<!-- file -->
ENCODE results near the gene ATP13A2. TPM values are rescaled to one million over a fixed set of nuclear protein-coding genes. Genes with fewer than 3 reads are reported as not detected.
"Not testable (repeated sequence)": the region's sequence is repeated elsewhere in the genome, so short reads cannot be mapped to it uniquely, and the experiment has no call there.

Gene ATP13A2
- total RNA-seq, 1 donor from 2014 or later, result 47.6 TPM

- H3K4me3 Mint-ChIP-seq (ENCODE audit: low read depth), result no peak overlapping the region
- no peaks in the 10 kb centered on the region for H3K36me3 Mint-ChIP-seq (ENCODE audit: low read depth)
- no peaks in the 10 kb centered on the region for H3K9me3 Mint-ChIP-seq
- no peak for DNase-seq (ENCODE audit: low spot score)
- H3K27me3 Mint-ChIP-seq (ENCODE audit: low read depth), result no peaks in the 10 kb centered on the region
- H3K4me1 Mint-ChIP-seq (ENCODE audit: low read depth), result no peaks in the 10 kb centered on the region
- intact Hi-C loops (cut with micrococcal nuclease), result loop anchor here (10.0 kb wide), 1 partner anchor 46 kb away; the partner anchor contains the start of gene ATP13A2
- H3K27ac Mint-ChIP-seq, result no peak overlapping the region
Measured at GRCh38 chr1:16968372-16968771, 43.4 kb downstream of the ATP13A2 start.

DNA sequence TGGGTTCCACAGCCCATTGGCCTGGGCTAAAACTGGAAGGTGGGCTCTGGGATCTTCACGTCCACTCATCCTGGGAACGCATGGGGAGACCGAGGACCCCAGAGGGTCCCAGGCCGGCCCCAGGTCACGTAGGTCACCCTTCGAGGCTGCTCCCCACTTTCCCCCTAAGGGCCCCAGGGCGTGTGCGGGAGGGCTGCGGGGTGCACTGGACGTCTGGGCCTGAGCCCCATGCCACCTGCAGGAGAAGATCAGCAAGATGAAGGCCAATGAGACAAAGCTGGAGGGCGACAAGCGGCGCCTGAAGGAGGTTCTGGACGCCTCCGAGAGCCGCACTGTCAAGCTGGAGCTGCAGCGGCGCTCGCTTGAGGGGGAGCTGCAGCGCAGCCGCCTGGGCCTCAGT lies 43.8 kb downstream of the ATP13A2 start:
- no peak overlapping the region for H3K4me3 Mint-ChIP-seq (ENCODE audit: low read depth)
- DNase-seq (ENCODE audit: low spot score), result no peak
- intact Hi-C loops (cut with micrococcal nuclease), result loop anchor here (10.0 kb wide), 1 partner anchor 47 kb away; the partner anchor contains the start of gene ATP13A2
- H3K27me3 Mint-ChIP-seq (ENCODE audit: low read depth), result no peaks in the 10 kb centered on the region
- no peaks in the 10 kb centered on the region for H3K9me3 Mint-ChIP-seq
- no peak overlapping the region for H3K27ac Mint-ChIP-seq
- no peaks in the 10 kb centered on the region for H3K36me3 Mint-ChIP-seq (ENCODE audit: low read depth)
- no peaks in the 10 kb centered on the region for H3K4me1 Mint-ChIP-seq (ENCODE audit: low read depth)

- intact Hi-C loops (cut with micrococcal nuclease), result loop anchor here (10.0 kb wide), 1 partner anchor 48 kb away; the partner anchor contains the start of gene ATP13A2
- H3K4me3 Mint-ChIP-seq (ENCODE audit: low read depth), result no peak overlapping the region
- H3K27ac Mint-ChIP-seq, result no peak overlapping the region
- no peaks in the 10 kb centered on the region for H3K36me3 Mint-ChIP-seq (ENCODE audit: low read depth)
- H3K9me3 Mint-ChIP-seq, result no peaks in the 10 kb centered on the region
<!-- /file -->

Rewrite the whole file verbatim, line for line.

ENCODE results near the gene ATP13A2. TPM values are rescaled to one million over a fixed set of nuclear protein-coding genes. Genes with fewer than 3 reads are reported as not detected.
"Not testable (repeated sequence)": the region's sequence is repeated elsewhere in the genome, so short reads cannot be mapped to it uniquely, and the experiment has no call there.

Gene ATP13A2
- total RNA-seq, 1 donor from 2014 or later, result 47.6 TPM

- H3K4me3 Mint-ChIP-seq (ENCODE audit: low read depth), result no peak overlapping the region
- no peaks in the 10 kb centered on the region for H3K36me3 Mint-ChIP-seq (ENCODE audit: low read depth)
- no peaks in the 10 kb centered on the region for H3K9me3 Mint-ChIP-seq
- no peak for DNase-seq (ENCODE audit: low spot score)
- H3K27me3 Mint-ChIP-seq (ENCODE audit: low read depth), result no peaks in the 10 kb centered on the region
- H3K4me1 Mint-ChIP-seq (ENCODE audit: low read depth), result no peaks in the 10 kb centered on the region
- intact Hi-C loops (cut with micrococcal nuclease), result loop anchor here (10.0 kb wide), 1 partner anchor 46 kb away; the partner anchor contains the start of gene ATP13A2
- H3K27ac Mint-ChIP-seq, result no peak overlapping the region
Measured at GRCh38 chr1:16968372-16968771, 43.4 kb downstream of the ATP13A2 start.

DNA sequence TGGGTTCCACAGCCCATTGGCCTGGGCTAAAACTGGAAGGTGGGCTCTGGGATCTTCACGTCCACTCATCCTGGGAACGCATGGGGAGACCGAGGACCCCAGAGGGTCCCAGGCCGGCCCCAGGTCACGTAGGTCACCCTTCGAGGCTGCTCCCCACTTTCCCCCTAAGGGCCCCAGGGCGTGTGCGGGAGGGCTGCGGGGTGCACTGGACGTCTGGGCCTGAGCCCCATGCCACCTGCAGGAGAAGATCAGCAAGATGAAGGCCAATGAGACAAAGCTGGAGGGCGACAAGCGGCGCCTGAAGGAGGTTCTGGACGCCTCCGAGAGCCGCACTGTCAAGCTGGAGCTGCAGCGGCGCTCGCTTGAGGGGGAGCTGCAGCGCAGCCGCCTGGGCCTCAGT lies 43.8 kb downstream of the ATP13A2 start:
- no peak overlapping the region for H3K4me3 Mint-ChIP-seq (ENCODE audit: low read depth)
- DNase-seq (ENCODE audit: low spot score), result no peak
- intact Hi-C loops (cut with micrococcal nuclease), result loop anchor here (10.0 kb wide), 1 partner anchor 47 kb away; the partner anchor contains the start of gene ATP13A2
- H3K27me3 Mint-ChIP-seq (ENCODE audit: low read depth), result no peaks in the 10 kb centered on the region
- no peaks in the 10 kb centered on the region for H3K9me3 Mint-ChIP-seq
- no peak overlapping the region for H3K27ac Mint-ChIP-seq
- no peaks in the 10 kb centered on the region for H3K36me3 Mint-ChIP-seq (ENCODE audit: low read depth)
- no peaks in the 10 kb centered on the region for H3K4me1 Mint-ChIP-seq (ENCODE audit: low read depth)

- intact Hi-C loops (cut with micrococcal nuclease), result loop anchor here (10.0 kb wide), 1 partner anchor 48 kb away; the partner anchor contains the start of gene ATP13A2
- H3K4me3 Mint-ChIP-seq (ENCODE audit: low read depth), result no peak overlapping the region
- H3K27ac Mint-ChIP-seq, result no peak overlapping the region
- no peaks in the 10 kb centered on the region for H3K36me3 Mint-ChIP-seq (ENCODE audit: low read depth)
- H3K9me3 Mint-ChIP-seq, result no peaks in the 10 kb centered on the region